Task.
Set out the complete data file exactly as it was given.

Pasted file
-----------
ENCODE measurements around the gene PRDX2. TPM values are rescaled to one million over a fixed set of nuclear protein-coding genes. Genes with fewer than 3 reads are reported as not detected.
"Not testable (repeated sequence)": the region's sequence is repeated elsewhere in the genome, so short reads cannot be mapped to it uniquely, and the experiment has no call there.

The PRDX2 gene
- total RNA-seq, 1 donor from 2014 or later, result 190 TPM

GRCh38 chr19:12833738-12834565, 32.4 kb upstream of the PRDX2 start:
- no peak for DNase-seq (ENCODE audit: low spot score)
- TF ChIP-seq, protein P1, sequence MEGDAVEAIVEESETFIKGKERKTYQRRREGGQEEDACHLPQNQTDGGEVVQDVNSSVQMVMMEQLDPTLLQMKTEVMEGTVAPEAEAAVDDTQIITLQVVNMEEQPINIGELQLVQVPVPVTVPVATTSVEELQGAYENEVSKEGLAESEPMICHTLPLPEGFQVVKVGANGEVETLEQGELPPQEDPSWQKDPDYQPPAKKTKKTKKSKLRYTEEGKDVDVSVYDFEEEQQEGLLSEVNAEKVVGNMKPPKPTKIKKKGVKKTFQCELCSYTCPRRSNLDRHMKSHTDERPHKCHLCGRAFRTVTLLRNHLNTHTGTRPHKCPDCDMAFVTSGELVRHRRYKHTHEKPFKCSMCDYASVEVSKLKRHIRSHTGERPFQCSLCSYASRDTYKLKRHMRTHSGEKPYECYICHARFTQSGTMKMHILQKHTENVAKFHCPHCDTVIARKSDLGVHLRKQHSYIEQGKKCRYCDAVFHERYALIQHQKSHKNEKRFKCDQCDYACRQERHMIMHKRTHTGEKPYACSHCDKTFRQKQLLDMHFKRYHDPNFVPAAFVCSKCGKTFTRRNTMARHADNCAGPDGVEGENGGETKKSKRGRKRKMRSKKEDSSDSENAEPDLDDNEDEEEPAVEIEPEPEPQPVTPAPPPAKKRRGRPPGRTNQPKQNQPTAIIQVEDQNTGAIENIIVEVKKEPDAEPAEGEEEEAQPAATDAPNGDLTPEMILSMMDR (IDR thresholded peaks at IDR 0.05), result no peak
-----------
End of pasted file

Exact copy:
ENCODE measurements around the gene PRDX2. TPM values are rescaled to one million over a fixed set of nuclear protein-coding genes. Genes with fewer than 3 reads are reported as not detected.
"Not testable (repeated sequence)": the region's sequence is repeated elsewhere in the genome, so short reads cannot be mapped to it uniquely, and the experiment has no call there.

The PRDX2 gene
- total RNA-seq, 1 donor from 2014 or later, result 190 TPM

GRCh38 chr19:12833738-12834565, 32.4 kb upstream of the PRDX2 start:
- no peak for DNase-seq (ENCODE audit: low spot score)
- TF ChIP-seq, protein P1, sequence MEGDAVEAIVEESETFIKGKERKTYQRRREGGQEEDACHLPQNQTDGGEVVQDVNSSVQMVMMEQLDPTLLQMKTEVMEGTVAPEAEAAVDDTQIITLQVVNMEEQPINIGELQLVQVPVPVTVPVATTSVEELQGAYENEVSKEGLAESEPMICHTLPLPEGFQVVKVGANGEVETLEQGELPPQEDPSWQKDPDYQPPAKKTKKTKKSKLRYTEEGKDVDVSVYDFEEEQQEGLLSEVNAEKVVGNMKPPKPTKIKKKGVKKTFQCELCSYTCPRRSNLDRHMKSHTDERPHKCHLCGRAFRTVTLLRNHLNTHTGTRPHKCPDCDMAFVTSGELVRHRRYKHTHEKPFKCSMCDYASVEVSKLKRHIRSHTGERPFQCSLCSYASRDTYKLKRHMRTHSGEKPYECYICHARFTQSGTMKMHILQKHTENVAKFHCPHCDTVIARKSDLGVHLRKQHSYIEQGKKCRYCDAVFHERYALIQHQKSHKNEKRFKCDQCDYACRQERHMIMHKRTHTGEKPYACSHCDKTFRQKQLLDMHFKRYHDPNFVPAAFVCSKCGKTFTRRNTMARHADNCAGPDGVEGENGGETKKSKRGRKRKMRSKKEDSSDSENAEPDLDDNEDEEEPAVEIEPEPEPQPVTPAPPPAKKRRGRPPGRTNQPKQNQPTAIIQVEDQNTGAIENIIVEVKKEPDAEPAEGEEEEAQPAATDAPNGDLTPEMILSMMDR (IDR thresholded peaks at IDR 0.05), result no peak